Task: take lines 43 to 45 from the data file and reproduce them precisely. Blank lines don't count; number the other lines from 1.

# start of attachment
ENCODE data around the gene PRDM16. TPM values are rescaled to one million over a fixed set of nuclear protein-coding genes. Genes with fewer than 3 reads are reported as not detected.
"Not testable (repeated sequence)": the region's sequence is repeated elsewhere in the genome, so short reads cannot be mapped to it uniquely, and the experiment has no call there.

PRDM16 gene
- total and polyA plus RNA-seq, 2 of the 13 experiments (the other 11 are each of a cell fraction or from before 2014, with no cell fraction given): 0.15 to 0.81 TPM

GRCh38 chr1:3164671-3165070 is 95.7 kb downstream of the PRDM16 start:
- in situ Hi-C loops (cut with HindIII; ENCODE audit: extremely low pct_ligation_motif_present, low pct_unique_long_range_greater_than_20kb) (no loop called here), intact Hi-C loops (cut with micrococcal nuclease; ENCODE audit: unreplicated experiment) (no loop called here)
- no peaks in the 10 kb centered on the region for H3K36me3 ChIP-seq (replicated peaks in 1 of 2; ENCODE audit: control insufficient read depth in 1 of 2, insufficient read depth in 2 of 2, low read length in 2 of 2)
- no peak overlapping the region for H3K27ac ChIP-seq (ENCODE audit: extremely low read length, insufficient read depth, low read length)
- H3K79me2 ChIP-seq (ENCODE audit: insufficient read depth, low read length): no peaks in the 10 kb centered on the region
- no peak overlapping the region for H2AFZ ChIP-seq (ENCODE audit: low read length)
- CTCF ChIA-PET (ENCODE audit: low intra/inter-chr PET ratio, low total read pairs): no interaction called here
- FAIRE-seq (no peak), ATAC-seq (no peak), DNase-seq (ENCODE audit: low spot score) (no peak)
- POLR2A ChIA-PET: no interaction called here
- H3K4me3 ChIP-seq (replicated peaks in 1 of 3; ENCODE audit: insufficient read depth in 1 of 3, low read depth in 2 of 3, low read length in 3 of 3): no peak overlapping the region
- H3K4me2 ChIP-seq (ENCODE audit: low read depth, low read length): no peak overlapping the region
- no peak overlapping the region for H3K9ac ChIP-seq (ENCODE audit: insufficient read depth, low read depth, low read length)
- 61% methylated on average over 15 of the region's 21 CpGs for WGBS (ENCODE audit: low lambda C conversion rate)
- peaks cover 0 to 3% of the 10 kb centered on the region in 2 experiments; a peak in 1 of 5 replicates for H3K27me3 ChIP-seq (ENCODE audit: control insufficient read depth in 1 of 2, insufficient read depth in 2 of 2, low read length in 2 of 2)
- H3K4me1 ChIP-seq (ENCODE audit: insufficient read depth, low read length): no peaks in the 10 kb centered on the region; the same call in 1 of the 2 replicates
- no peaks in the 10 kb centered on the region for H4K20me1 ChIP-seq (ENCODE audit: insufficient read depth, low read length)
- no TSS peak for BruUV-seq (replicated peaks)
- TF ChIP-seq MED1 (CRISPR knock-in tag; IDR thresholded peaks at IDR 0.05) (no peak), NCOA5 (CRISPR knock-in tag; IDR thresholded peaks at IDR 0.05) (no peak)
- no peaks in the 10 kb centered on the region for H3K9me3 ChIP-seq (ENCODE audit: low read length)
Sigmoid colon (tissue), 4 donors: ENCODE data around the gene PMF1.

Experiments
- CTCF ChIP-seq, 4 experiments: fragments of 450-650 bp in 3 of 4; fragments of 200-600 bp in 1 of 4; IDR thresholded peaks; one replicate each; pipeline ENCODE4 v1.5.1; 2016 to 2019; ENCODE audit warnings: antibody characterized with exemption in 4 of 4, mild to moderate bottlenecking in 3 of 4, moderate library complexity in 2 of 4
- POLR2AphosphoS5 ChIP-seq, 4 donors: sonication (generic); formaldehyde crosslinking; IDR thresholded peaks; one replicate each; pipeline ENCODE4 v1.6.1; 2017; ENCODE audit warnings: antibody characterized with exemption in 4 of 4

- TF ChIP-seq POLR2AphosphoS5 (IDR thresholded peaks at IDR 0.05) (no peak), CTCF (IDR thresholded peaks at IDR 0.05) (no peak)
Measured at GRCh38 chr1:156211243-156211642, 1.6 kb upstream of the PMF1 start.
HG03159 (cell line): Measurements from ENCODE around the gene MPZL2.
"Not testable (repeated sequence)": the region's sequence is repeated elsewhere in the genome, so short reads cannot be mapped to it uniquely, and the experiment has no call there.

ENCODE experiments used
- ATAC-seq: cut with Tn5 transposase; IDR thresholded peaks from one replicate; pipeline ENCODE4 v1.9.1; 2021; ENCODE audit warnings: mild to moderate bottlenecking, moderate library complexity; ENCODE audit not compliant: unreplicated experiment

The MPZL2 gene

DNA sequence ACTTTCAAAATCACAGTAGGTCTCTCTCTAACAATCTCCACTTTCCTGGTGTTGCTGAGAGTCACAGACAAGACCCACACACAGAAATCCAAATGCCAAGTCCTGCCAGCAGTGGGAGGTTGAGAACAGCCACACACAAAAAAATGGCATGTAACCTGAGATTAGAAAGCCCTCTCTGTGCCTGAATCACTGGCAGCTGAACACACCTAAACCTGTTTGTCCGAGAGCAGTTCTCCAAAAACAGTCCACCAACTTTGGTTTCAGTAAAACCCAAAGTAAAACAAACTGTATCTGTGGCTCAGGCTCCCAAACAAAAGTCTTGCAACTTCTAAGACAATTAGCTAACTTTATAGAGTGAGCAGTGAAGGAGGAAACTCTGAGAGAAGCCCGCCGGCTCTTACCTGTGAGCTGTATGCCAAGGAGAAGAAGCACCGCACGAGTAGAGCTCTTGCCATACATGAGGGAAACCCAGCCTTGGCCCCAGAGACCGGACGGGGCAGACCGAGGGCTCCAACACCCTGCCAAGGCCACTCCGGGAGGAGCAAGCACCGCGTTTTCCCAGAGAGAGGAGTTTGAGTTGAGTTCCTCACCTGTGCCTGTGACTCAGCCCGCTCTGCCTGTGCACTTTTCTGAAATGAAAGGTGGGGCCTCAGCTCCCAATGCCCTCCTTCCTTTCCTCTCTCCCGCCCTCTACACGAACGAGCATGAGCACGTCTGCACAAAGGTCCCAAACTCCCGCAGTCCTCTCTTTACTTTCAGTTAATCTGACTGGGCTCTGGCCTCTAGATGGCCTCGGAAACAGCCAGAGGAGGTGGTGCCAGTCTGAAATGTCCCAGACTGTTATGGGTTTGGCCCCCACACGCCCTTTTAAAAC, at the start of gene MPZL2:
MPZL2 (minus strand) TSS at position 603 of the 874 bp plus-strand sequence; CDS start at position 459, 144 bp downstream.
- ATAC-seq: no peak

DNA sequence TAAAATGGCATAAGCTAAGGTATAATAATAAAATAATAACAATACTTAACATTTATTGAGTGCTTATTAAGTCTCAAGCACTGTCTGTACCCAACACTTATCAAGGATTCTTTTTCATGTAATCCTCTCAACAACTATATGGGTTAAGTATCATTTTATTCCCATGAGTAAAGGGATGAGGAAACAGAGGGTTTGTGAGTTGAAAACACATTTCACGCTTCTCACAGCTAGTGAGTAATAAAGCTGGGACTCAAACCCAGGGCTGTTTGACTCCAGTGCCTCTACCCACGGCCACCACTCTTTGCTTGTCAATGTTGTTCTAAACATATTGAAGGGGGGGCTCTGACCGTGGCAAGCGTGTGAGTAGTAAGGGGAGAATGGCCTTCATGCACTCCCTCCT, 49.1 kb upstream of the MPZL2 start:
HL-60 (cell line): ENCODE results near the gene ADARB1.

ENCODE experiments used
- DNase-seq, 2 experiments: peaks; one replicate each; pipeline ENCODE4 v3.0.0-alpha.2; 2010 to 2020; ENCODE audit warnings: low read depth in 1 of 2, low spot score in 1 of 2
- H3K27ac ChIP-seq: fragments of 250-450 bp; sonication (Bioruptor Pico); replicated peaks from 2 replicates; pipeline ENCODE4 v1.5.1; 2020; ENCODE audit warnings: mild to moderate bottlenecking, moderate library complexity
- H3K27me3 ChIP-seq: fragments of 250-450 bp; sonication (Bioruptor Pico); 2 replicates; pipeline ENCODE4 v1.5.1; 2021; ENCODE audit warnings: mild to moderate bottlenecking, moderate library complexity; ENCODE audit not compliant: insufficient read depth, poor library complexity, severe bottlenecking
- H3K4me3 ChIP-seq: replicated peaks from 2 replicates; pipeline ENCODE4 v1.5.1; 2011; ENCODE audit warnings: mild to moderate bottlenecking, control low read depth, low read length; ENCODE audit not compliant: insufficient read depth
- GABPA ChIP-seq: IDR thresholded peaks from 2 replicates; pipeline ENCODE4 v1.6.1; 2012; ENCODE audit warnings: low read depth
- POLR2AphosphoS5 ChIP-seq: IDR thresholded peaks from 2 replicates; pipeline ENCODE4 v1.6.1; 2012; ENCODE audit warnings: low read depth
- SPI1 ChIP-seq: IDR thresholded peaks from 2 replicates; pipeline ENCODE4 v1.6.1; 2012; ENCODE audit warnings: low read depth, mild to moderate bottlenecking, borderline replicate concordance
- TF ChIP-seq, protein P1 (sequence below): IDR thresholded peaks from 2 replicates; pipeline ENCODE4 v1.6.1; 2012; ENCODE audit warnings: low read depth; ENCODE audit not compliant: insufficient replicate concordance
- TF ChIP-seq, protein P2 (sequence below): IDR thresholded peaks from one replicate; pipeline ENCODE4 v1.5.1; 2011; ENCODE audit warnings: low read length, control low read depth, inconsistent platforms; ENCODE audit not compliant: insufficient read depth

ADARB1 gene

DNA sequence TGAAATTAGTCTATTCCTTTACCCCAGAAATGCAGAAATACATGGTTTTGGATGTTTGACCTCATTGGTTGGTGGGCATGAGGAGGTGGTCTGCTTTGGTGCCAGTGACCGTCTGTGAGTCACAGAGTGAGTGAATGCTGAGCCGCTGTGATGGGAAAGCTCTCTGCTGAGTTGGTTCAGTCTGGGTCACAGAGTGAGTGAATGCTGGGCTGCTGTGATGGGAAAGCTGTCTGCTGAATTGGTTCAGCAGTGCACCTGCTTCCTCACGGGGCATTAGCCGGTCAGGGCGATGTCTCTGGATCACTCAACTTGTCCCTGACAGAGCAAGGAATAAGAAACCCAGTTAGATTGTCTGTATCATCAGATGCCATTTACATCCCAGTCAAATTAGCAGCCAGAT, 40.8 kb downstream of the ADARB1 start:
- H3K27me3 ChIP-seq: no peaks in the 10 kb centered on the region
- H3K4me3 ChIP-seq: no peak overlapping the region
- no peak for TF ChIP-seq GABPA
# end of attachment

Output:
- H3K27me3 ChIP-seq: fragments of 250-450 bp; sonication (Bioruptor Pico); 2 replicates; pipeline ENCODE4 v1.5.1; 2021; ENCODE audit warnings: mild to moderate bottlenecking, moderate library complexity; ENCODE audit not compliant: insufficient read depth, poor library complexity, severe bottlenecking
- H3K4me3 ChIP-seq: replicated peaks from 2 replicates; pipeline ENCODE4 v1.5.1; 2011; ENCODE audit warnings: mild to moderate bottlenecking, control low read depth, low read length; ENCODE audit not compliant: insufficient read depth
- GABPA ChIP-seq: IDR thresholded peaks from 2 replicates; pipeline ENCODE4 v1.6.1; 2012; ENCODE audit warnings: low read depth